Minos of Crete Best View

Minos of Crete

Minos was the son of Zeus and Europa and king of Crete prior to the Trojan War. He was a heroic and just king who built up Crete’s navy. Said to have built the Labyrinth to contain the Minotaur, Minos died in Sicily when the daughter of the King of Agrigentum poured boiling water over him in the bath

At long last, the story of the Minoan disappearance has been unearthed. Five thousand years after it hit, an epic natural disaster can be blamed for their collapse. A wave that washed away an empire is strikingly reminiscent of a mystical city that sank beneath the waves. And though we may never know for sure if Crete was Atlantis, we at least have an explanation for the downfall of Europe’s first great civilization

Tuesday, October 19, 2010

Don't Mess With Old Guys

An older gentleman had an appointment to see the urologist who Shared offices with several other doctors. The waiting room was filled with patients.

As he approached the receptionist’s desk, he noticed that the receptionist was a large unfriendly woman who looked like a Sumo wrestler. He gave her his name.

In a very loud voice, the receptionist said,

All the patients in the waiting room snapped their heads around to look at the very embarrassed man.
He recovered quickly, and in an equally loud voice replied,


Sunday, October 10, 2010

Ultimate Facts Abouts Men And Women

  1. All men are extremely busy.
  2. Although they are so busy, they still have time for women.
  3. Although they have time for women, they don't really care for them.
  4. Although they don't really care for them, they always have one around.
  5. Although they always have one around them, they always try their luck with others.
  6. Although they try their luck with others, they get really pissed off if the woman leaves them.
  7. Although the woman leaves them they still don't learn from their mistakes and still try their luck with others.
  1. The most important thing for a woman is financial security.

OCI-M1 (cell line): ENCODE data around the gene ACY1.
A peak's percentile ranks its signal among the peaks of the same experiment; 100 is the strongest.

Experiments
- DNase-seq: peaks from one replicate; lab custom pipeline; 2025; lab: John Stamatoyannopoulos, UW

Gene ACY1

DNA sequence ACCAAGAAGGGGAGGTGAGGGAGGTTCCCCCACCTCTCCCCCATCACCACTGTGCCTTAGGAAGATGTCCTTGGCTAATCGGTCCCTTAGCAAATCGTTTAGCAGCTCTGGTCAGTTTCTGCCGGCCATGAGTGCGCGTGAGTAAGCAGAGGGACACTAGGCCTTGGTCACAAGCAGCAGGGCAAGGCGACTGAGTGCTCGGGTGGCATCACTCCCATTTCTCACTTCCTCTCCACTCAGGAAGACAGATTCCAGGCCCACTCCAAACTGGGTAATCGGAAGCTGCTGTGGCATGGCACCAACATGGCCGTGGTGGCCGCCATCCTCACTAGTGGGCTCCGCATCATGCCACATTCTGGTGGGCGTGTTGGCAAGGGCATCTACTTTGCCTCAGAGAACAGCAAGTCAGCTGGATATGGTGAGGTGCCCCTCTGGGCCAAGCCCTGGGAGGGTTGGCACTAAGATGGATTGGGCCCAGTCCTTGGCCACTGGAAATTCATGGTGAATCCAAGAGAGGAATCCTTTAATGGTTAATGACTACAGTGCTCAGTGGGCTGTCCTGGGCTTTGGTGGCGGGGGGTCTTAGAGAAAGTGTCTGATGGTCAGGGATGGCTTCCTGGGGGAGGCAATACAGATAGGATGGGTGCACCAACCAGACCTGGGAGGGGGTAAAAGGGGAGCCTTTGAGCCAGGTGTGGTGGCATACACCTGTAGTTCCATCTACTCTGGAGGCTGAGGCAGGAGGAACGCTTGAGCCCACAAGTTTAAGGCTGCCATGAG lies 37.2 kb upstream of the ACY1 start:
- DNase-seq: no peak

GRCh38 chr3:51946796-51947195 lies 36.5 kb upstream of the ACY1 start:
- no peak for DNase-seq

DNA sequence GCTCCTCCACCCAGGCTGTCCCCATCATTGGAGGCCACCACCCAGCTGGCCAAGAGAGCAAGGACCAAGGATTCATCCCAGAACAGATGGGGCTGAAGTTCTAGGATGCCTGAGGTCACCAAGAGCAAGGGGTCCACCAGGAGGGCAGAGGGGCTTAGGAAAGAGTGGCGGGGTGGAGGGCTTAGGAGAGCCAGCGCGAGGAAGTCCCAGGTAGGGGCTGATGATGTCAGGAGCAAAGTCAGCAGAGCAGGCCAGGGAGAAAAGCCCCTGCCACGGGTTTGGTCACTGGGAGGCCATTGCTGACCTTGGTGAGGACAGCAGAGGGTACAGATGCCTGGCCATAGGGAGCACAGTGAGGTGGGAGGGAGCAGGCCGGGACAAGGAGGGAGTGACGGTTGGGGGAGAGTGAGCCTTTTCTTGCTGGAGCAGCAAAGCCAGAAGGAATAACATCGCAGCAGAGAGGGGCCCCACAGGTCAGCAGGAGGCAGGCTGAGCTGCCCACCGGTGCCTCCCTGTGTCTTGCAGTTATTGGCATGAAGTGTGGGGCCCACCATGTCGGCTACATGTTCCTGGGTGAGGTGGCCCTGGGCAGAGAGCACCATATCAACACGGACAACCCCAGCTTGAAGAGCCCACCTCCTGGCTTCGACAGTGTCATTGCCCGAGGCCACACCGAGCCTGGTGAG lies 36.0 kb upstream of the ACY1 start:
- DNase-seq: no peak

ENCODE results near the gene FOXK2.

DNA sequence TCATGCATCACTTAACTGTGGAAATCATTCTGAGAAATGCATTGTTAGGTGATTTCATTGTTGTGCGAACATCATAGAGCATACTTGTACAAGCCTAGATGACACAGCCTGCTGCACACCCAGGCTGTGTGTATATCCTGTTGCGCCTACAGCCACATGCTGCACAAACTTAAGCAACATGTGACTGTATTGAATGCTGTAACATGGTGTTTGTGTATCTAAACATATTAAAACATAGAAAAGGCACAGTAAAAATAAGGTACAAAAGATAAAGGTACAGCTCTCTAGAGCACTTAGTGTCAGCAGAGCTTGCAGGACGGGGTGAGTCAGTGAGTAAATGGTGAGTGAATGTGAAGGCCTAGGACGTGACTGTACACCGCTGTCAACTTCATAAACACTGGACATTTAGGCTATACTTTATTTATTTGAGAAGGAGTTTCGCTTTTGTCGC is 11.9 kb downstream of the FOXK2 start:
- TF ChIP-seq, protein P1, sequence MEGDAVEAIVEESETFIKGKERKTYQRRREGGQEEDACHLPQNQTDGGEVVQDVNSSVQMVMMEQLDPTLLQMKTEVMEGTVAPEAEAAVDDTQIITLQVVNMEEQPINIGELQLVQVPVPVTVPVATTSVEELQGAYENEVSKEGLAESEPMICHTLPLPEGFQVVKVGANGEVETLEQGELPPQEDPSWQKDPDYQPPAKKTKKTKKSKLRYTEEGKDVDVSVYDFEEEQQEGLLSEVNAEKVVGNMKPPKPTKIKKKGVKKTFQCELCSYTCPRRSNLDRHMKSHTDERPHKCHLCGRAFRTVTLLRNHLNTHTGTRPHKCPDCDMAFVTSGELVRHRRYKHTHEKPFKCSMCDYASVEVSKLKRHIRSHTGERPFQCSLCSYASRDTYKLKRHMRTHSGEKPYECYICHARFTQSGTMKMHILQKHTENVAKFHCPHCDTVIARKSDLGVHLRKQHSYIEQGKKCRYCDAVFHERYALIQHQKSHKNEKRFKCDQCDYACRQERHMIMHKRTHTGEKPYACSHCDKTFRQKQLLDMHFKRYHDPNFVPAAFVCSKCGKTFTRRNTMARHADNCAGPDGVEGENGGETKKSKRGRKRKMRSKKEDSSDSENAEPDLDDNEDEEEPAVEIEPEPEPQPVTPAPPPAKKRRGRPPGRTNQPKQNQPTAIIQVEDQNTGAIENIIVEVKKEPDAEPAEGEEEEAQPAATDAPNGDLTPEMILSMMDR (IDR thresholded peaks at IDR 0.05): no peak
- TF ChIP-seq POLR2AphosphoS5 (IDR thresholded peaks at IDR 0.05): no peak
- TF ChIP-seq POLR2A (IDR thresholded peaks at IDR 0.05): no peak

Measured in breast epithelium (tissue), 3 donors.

2. Although this is so important, they still go out and buy expensive clothes and stuff.
  3. Although they always buy expensive clothes, they never have something to wear.
  4. Although they never have something to wear, they always dress beautifully.
  5. Although they always dress beautifully, their clothes are always just "an old rag".
  6. Although their clothes are always "just an old rag", they still expect you to compliment them.
  7. Although they expect you to compliment them, when you do, they don't believe you.

Saturday, October 9, 2010

Some Double Meaning Website Names

Site: (Foul-mouthed British kids?)

Is really: (Clothes for tykes)

Site: (A huge steaming pile?)
Is really: (Oldie songs -- now abandoned)

Site: (Damn: Am I really gone?!)
Is really: (Funeral home run by the Amigone Family)

Site: (I'm comfortable with my butt?)
Is really: (Okan Japanese restaurant in San Diego, United States)

Site: (Kid lovers in the Carolinas?)
Is really: (Carolana Pediatric Dentistry -- which has changed its name to Triangle Pediatric Dentistry, at! Yeah, really!)

Site: (For all your butt hat needs?)
Is really: ("As Seen on TV" stuff)

Site: (B&D site?)
Is really: (Spanish tourism site)

Site: (Appreciation for dames who swing both ways?)
Is really: (Big Al's Bowling Alleys -- one in Vancouver, and one in Beaverton)

Site: (The worst case of sick building syndrome?)
Is really: (The high-rise Hugh O'Neill built)

Site: (Buy a little blue pill?)
Was really: (Long-established graphics site, abandoned because of Viagra)

Site: (I thought the French demanded good food?)
Is really: (French scrapbooking site)


Site: (Stick your buns together?)
Is really: (Diaper rash ointment)